Swaledale Museum

Would you like to help preserve the heritage of Swaledale and Arkengarthdale by becoming a Friend of the Museum?

The Friends Group was set up in 2004 to support the activities of the Museum. Fund raising activities include monthly talks, seminars, an annual tea party and the formation of the ‘Artyfacts’ an amateur dramatic group who re-staged a 1948 local pantomime (televised on Dales Diary Christmas 2006), and ‘Brief Encounters’ featuring the Museum’s underwear collection. The resulting funds have helped transform the Museum, contributing to essential building work, temporary exhibition projects (most recently the 2014 ‘People of the Dale’ show), panels for permanent displays, conservation equipment, photography and advertising. Volunteers from the Friends Group help run the Museum and are involved with educational groups.

Membership entitles you to:
* free entry to the Museum
* reduced price entry to the monthly Friends programme of talks
* a copy of the twice yearly newsletter
* advance mailing of Museum events & priority booking

To become a Friend you can download a form by clicking here or contact the Museum

Please click here to view and download our privacy policy

Various satellite groups have been formed including:

CURRENT FRIENDS COMMITTEE

Chairman: Janet Bishop
Treasurer: Glen Steward
Membership Secretary & Publicity Officer: Tracy Little
Secretary: Julia Thorogood



Jocelyn Campbell
Alan Thorogood
Ex Officio: Helen Bainbridge


 

Janet Bishop

Many of us will have known that Janet had been diagnosed with cancer, and had successfully come through particularly heavy and gruelling treatment, only to find that it had returned. She died with Wilf and her family around her, in her home in Reeth on 2nd April 2020. It is immensely difficult to put into words how much we will miss Janet, forever sunny, forever positive, enquiring, generous and supportive. We were so lucky that she magnanimously agreed to become Chairman of the Friends of the Museum, and was elected at the October 2009 AGM, writing her first introduction to our Newsletter in the summer of that year. Her method of chairing was to make everyone feel involved and we often strayed into all sorts of fascinating territory, far beyond the remit of a simple agenda. She had however already been a tower of strength as a member of the Committee.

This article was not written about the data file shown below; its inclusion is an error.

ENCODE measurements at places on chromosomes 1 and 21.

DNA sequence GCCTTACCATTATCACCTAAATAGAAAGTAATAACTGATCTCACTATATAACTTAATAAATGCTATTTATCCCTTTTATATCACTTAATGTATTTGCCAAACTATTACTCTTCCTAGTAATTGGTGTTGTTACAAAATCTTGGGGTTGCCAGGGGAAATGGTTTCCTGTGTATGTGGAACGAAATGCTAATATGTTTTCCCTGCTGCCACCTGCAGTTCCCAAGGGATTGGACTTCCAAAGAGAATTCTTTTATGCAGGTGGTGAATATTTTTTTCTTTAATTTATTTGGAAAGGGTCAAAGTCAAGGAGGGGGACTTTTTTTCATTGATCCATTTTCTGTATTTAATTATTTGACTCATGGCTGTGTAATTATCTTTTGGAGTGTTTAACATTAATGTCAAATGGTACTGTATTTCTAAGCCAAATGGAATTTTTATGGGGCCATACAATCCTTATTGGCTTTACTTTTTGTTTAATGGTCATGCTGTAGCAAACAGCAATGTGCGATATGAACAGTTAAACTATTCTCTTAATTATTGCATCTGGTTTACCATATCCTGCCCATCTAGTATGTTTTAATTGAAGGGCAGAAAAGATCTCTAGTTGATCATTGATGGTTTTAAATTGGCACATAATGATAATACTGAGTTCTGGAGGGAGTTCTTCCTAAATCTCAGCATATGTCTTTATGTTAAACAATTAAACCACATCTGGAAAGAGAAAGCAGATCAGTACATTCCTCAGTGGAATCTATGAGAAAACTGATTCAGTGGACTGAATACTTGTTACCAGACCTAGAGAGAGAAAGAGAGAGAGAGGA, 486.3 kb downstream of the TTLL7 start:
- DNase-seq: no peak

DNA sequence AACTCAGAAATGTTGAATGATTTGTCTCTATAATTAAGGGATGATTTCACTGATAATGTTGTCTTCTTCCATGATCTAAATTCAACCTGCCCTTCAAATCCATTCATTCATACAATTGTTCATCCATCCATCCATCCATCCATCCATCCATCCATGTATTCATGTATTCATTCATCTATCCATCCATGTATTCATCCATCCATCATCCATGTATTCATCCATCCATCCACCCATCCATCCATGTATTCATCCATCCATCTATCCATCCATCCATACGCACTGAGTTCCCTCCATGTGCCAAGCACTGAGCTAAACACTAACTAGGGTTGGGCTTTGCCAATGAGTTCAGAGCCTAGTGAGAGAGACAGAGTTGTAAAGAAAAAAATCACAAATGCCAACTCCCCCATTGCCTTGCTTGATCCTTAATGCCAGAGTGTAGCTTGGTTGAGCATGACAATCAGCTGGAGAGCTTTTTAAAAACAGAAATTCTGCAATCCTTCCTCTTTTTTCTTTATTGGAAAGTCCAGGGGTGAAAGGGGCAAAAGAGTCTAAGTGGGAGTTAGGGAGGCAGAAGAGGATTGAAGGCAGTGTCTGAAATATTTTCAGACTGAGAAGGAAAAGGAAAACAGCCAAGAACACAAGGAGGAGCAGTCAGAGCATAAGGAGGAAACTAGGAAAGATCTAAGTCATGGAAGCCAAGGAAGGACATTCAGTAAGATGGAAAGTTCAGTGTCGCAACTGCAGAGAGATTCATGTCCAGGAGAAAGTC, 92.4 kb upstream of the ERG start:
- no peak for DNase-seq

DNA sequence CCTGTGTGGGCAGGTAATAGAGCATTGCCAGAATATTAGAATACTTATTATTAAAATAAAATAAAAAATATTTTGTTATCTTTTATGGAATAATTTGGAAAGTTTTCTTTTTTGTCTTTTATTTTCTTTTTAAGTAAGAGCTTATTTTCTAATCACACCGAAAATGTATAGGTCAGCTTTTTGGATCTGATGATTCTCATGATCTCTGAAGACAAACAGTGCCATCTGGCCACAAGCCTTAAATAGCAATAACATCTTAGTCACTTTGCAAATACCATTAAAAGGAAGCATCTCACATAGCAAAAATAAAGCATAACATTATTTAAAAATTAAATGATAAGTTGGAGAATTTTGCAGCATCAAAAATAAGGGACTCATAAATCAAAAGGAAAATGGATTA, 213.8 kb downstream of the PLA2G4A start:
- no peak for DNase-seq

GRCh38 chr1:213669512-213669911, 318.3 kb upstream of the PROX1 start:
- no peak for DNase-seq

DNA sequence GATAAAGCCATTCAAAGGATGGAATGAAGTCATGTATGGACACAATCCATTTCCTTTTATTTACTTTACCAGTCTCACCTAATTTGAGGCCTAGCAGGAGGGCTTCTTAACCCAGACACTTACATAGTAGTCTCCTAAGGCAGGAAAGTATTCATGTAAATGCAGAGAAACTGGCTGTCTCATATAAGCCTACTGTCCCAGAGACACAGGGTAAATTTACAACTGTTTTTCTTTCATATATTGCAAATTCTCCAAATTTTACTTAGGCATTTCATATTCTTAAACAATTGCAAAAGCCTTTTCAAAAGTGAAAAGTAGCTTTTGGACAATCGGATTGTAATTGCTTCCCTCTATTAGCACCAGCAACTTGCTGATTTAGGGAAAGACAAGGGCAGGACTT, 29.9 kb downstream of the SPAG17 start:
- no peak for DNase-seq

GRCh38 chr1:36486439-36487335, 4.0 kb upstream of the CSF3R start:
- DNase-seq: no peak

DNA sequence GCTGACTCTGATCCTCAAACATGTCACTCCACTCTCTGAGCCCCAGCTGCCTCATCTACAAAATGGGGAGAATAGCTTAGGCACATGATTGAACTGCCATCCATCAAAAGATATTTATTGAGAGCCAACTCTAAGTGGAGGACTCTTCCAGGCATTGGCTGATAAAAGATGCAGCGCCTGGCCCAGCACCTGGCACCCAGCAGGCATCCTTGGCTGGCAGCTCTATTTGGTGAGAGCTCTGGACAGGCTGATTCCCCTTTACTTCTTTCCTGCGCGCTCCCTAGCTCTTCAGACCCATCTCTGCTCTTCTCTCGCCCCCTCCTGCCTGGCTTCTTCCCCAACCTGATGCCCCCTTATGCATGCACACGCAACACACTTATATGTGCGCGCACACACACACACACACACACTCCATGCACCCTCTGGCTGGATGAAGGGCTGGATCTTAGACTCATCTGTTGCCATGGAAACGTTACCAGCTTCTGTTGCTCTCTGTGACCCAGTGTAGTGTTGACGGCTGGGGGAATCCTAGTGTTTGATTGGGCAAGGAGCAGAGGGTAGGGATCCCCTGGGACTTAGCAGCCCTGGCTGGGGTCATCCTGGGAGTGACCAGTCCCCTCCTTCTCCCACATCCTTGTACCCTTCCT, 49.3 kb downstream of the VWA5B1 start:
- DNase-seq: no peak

Janet was born and brought up in Hull, East Yorkshire, and was nine when she first stayed in the Dales, at the Cat Hole Inn, in Keld. The family holidayed in the Dales every year from then, later bringing her future husband Wilf, and then moved to Arkengarthdale in 2000, and only later to Reeth. With Jocelyn Campbell she represented the Arkengarthdale interest with gentle partisanship. I remember vividly her wonderful lecture on the coal miners of Punchard Gill, reconstructing part of their life through small shards of pottery she had found. It was wonderfully evocative, and reflected her great interest in social history, particularly that of ‘forgotten’ people. Her thirst for knowledge was evident in the delight she took in research and writing. After teaching, bringing up a family and fostering, and work in Social Service she turned to academe. She studied at Ruskin College, Oxford; did a local history course at Lancaster and a three year Cultural History MA at Teesside University, for which she wrote a dissertation on women and how their work is represented in local history museums. I think that is how we first made contact with Janet. With Veronica Sarries she went on to spearhead our immensely successful and rewarding Oral History Project. You can hear her sympathetic interviewing on our Sound Post in the Museum, a wonderful and lasting legacy, along with the much more extensive collection of the full recordings.